10 Questions For Garry Shandling

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His previous HBO series, The Larry Sanders Show, was a precursor OF reality TV — a fictional talk show that bore a strange resemblance to the star's real-life career. Garry Shandling has been out of prime time since then, but he'll return on Sunday to host the Emmy Awards. TIME's Belinda Luscombe talked to him about the Emmys, TV today and his time off.

WHERE THE HECK HAVE YOU BEEN? Oh. I have been living my life. I did two series back to back and then hosted the Emmys and then did two movies. And I don't think I ever stopped to, um, stop. I have a spiritual life that involves meditating, and I stopped working, and I'm fascinated.


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FASCINATED BY STOPPING? Fascinated because I've chosen to stop and live. When I was writing and acting in those series I had no life outside of it. Any open time is a gift I have given myself. [Producer] Don Mischer usually calls me every June to ask me if I'm going to host [the Emmys], and for the last four years I said no — I'm sitting at the beach, and you want me to do what? But this year when he asked me, I actually had an idea that popped into my head because of reality TV. And I said to him, Would you ever consider doing the Emmys as a reality program? So that's the direction we're taking with it.

ARE YOU BONING UP ON REALITY TV? I'm trying to catch up. I'm startled. I enjoy The Apprentice and the one that's called Take My Life and the other one called Stop Hitting Me.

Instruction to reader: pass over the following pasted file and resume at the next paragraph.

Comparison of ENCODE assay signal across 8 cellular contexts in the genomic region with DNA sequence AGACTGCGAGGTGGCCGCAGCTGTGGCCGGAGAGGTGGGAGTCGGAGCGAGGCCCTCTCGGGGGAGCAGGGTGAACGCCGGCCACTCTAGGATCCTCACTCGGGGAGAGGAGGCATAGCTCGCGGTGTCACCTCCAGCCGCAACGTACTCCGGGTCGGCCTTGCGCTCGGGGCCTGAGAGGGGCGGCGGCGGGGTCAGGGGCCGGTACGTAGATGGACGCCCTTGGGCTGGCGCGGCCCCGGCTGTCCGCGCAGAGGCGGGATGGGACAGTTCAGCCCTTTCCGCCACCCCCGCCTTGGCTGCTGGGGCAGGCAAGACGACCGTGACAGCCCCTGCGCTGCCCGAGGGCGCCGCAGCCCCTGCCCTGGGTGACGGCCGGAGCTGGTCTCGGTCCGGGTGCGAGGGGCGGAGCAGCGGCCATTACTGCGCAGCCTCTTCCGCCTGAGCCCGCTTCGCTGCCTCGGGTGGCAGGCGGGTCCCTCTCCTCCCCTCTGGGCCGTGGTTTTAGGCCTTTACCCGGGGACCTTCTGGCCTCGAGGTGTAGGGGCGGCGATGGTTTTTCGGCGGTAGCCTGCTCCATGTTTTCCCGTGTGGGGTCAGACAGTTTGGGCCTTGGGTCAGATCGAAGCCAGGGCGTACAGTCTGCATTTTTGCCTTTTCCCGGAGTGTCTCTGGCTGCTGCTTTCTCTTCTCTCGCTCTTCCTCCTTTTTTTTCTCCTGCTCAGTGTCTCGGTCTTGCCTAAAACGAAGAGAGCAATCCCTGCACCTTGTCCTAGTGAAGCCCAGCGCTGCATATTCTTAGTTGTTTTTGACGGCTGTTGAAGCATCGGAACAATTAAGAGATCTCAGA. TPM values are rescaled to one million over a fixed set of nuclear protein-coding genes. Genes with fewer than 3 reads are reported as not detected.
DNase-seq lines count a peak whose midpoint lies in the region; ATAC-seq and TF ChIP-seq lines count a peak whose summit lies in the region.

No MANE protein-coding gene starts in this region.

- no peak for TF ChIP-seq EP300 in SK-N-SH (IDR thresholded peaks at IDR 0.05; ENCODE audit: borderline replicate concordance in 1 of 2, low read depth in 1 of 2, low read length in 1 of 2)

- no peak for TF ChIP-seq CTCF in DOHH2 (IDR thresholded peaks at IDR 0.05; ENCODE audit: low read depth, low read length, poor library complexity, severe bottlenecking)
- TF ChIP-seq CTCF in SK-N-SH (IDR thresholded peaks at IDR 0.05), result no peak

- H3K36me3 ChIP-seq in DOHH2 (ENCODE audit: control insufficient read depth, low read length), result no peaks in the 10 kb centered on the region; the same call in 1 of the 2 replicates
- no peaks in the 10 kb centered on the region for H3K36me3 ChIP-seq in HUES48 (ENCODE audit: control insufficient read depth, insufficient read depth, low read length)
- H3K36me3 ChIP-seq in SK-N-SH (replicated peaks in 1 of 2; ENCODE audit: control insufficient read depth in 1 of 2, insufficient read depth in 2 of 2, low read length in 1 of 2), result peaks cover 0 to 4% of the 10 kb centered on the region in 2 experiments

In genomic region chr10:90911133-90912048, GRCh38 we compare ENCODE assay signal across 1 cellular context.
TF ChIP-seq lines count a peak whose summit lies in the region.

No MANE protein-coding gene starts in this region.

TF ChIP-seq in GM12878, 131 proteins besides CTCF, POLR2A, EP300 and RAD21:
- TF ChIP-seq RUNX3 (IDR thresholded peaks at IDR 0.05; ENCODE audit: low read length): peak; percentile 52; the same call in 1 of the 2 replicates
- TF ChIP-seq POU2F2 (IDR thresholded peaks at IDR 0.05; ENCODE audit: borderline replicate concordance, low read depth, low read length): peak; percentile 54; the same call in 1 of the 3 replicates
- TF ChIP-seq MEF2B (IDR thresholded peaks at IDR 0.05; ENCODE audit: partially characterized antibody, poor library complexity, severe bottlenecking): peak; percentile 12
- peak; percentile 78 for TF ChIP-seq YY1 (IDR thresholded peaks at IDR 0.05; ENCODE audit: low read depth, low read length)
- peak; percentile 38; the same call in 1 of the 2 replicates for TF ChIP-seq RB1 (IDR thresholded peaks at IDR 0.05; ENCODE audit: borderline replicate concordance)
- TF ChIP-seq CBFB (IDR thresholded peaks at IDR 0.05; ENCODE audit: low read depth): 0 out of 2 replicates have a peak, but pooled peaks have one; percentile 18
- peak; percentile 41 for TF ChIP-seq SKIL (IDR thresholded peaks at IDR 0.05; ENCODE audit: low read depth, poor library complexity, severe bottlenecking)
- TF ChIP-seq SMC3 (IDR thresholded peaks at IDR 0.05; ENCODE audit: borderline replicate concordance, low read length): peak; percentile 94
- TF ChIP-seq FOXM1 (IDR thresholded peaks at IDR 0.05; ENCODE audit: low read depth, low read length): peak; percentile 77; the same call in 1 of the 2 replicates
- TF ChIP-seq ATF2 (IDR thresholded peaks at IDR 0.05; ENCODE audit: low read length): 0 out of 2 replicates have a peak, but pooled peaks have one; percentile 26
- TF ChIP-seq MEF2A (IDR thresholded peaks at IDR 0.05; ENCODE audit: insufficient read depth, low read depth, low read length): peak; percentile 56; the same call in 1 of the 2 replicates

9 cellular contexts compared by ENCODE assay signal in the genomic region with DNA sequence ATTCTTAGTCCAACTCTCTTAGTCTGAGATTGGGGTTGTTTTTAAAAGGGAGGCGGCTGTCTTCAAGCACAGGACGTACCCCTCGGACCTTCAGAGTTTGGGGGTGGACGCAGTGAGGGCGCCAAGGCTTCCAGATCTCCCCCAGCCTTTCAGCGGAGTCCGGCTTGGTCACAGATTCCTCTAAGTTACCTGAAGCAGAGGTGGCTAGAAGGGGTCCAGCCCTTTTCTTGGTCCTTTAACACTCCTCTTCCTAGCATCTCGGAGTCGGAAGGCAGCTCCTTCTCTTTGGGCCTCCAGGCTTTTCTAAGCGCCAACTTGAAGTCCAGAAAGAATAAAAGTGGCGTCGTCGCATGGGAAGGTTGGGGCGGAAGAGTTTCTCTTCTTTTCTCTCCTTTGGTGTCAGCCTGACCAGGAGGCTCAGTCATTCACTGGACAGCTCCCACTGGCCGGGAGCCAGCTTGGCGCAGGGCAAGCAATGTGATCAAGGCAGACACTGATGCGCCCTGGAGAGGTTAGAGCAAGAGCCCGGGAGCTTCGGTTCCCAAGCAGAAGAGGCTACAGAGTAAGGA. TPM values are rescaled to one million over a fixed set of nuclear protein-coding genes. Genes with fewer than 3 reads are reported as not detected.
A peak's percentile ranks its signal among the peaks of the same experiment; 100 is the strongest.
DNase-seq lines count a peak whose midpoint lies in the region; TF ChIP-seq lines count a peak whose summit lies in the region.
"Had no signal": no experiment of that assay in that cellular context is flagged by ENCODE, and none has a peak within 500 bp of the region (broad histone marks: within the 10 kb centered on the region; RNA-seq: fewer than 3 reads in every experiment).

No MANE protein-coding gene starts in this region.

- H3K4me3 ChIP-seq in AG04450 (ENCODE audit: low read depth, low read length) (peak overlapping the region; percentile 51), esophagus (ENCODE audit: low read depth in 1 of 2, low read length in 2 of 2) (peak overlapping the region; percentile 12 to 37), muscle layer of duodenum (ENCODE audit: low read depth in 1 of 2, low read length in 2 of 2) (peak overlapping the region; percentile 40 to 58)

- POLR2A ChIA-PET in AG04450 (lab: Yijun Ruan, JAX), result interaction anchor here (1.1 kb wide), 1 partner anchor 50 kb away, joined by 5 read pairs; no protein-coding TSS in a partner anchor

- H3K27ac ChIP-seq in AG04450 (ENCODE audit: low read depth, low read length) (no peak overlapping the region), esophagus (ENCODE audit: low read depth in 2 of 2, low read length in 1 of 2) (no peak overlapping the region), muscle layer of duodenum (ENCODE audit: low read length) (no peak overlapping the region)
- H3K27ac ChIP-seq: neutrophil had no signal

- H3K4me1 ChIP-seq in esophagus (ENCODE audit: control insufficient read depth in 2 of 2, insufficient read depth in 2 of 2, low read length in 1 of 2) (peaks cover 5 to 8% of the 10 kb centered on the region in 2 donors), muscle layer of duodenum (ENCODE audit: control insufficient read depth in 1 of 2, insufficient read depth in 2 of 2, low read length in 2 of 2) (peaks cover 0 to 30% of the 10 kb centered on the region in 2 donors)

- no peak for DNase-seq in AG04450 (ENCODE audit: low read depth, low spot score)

ARE THOSE LAST TWO REAL? No, but I promise you I could sell them.

DO YOU WATCH ANY TV JUST FOR PLEASURE? I watched the Olympics. I watch the news, which is its own reality show. I love Curb Your Enthusiasm. I love it because it's funny and because I realize that I'm happier than Larry David.

YOU DO A LOT OF MEDITATING? I've been meditating for about 20 years — a kind of Zen Buddhist meditation — and never talked about it because no one understood. And now of course it's become part of our culture, and we see Buddhas in storefront windows. It's weird to me that I do that and happen to be funny. I still can't figure that part out. It's feeling the deep impermanence of life and yet seeing the funny, impermanent side of life. Because it's all a joke. You wanna hang up and not talk to me anymore?

NO. DO YOU HAVE AN EMMY JOKE YOU'D LIKE TO TRY OUT? Let me think. Well, I'm shocked that at this stage of TV, they're having a professional host the Emmys. A real person should be hosting it. I guess we're hanging on by a thread. Because I'm not a real person. I'm a professional. I'm pretty honored.

WHAT'S THE BEST ACCEPTANCE SPEECH YOU EVER HEARD? I actually said, at an awards show that was being pretaped, "I know that this is being pretaped and will be shown Saturday, and I want to say now to whatever woman I'm sitting watching this with, I couldn't have done it without you." And I've also said this: "It's an honor just to win."

THE ARTS COMMUNITY HAS GOT A LOT MORE POLITICAL THIS YEAR. ARE YOU DOING ANY CAMPAIGNING PERSONALLY? No. I don't think I'm severely politically active. I care deeply, and I have my strong personal beliefs. I think America is dancing on thin ice. But I think it's bigger even than a political issue. I wonder about the evolution of the human race and spirit and what our goals and reasons for living are. I read that 75% of Americans are now anxious and depressed, and I thought, Well, I'm a little ahead of my time, aren't I? The fact is that I have been on a state of high alert since high school. I didn't need 9/11. I was uptight on 9/10.

WHAT HAVE YOU DONE WITH YOUR EMMY? It's in the closet. I have all my awards stored away like stuff from high school. I don't have anything that speaks of show business in my home because I have a separation between show-business life and my life. But do I, on a very sad day, just put them around me and sit with them? Yes.